Facts You Should Know About Joint Replacement Surgery

There are more than 1 million hip, knee, and shoulder replacements performed in the United States each year, but you may think you’re not ready for a joint replacement. You should know, however, that many people have found that joint replacement surgery provides a better quality of life than simply dealing with the chronic aches and pains, as well as the stiffness and swelling, that degenerated joints create.

Even though these surgeries are common, there are still many misconceptions out there about the procedure and recovery process, making people fear the surgery more than necessary.

That why we at the Austin Shoulder Institute have gathered some important facts you should know about joint replacement surgery. We aim to help you understand all aspects of the procedure and the benefits it can bring.

Joint replacement removes the damaged joint

During a joint replacement surgery, your orthopaedic surgeon removes all of the damaged bone, cartilage, and ligaments from your degenerative joint, replacing them with an artificial joint made of plastic and metal.

Because it’s a total joint replacement, once you’re healed, those aches and pains you had before the surgery are gone. Your joint no longer swells or becomes still. It moves with ease, and you can again engage in the things pain was keeping you from enjoying.

Joint replacement surgery is easier with preparation

To ensure the best outcomes from your joint replacement surgery, we recommend that you spend at least six weeks preparing for your procedure.

During this preparation period, you can strengthen the muscles surrounding your bad joint so that after your procedure, they offer better support and stabilization. The more you can expand the range of motion of your arthritic joint, the better it is post-surgery, as your muscles, tendons, and ligaments can stretch and move more fluidly than they would without this strengthening preparation.

In addition, we recommend that you quit smoking cigarettes, which improves how well your body can heal itself. If you’re overweight, we may suggest you try to lose some weight, which helps put less stress on your body and the new joint during recovery.

You get up and move the day after joint replacement surgery

While joint replacement is a major surgical procedure, you’re not allowed to just lie around afterward. For example, by the day after your hip or knee surgery, often times even the same day, we get you up and taking steps. Expect to go anywhere from 10-200 feet on your first attempt.

To get the most from your procedure, you must engage in physical therapy and exercises. Being sedentary not only slows your healing, but it can increase your risk for complications.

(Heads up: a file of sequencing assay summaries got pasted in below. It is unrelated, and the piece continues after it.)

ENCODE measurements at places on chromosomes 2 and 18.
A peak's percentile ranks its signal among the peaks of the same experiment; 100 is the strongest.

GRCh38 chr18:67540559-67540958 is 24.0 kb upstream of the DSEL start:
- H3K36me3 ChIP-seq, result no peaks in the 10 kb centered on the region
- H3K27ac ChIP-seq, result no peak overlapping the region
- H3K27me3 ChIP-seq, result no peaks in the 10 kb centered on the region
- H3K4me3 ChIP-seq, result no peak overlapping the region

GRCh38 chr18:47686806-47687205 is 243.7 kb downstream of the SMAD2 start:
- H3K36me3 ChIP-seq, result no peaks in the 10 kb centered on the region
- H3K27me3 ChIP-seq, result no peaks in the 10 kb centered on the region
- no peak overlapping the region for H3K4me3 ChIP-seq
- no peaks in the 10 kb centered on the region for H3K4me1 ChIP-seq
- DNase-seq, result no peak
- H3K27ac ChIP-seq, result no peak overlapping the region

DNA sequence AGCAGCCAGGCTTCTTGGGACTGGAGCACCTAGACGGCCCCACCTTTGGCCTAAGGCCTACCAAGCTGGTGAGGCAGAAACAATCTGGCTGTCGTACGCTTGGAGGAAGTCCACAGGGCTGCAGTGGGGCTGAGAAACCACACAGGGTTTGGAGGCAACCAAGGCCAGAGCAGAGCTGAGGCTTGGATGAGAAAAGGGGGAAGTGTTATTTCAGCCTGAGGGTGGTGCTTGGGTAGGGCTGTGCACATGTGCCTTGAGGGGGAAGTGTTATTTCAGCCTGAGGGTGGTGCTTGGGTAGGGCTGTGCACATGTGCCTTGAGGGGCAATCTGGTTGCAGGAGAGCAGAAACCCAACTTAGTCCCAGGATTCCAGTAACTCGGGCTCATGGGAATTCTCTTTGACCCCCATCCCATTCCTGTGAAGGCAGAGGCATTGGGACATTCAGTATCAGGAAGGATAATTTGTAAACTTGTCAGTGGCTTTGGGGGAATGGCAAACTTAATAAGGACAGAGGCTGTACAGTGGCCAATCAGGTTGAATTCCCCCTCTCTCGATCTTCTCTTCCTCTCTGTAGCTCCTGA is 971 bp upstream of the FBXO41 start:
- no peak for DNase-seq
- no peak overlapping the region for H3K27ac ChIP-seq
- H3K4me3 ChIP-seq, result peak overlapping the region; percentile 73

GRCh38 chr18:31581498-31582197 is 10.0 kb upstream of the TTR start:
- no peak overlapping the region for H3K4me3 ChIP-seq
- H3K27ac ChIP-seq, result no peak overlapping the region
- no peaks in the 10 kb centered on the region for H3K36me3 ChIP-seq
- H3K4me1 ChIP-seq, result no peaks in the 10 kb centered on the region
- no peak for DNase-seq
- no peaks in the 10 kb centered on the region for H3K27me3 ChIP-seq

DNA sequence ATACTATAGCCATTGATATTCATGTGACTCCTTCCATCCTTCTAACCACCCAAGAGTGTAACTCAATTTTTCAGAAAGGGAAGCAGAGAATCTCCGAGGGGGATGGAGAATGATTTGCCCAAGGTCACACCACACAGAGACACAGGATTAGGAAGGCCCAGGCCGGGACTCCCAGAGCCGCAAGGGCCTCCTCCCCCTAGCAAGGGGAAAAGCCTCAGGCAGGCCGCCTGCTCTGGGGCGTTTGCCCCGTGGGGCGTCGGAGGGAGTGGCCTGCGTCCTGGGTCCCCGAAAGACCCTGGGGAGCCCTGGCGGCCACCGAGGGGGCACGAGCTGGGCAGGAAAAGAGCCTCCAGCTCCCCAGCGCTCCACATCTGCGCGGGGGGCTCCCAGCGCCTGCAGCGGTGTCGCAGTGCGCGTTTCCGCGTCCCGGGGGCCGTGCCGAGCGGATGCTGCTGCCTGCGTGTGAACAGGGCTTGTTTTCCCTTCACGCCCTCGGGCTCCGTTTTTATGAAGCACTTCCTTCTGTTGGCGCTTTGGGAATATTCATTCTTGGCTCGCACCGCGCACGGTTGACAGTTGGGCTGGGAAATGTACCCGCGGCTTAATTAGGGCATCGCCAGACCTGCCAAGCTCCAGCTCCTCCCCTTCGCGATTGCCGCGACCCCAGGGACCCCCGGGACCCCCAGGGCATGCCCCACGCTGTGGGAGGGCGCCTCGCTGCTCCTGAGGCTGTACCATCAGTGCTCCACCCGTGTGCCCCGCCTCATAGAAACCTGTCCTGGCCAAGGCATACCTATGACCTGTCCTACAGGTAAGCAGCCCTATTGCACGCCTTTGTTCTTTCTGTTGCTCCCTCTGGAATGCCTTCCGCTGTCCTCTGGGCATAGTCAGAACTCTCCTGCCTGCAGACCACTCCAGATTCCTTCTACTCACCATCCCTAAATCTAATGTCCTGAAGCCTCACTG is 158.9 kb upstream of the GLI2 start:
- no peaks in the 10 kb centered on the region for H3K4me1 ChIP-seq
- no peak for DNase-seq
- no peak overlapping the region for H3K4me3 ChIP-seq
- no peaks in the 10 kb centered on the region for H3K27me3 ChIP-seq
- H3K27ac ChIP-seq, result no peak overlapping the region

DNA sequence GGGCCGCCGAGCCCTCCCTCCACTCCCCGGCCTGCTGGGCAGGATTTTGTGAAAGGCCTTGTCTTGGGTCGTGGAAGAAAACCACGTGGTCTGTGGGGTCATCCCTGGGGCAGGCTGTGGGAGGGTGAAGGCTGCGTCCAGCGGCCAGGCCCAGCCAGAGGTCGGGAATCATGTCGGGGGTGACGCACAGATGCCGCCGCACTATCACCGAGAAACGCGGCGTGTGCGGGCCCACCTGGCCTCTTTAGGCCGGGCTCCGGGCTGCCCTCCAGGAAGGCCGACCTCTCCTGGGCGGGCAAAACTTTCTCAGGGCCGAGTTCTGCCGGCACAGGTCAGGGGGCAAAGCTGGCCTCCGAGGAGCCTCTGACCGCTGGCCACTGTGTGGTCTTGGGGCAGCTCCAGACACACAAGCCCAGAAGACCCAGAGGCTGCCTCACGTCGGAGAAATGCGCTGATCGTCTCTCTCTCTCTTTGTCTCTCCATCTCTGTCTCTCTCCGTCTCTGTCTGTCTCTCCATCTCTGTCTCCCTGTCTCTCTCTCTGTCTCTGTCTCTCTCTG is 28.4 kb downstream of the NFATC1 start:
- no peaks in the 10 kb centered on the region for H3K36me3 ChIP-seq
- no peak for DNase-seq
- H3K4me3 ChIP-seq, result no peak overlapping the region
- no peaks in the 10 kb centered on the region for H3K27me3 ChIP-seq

That’s why we recommend doing physical therapy multiple times a week for at least six weeks and exercising twice a day at home. With the proper care and activity, your joint replacement heals more quickly than you thought possible.

Most patients would do it again

For most patients, joint replacement surgery is a life-changing procedure. When bad joints make it difficult and painful to perform everyday activities — such as climbing stairs, reaching for an item, or getting out of bed — it stops you from doing the things you love. You may no longer ride your bike or travel to the soccer fields to watch your grandchild play ball.

Yet, after joint replacement surgery, you can live again. Your joints don’t ache, and you can move them without issue, meaning those activities you had to let go because of pain can come back in your life.

Deciding to have joint replacement surgery requires careful consideration. The team at Austin Shoulder Institute can answer any questions and address any concerns you have, so schedule a consultation today.

You Might Also Enjoy...

Wondering What Exactly Sports Medicine Is?

You don’t have to be a professional athlete to benefit from the expertise of a sports medicine specialist. A doctor who specializes in sports medicine helps athletes and weekend warriors alike boost performance and heal from injury.

What Treatment for Shoulder Instability Involves

The shoulder is incredibly mobile, which means it has the potential to slip out of its socket and cause pain and dysfunction. Shoulder instability can be a one-time event or become chronic. Read on to learn how it’s treated.

Returning to Sports After Shoulder Surgery

Being sidelined with a shoulder injury can be frustrating, but returning too early to the game can seriously interfere with optimal recovery. When it’s time to return to your sport, be smart and do so gradually.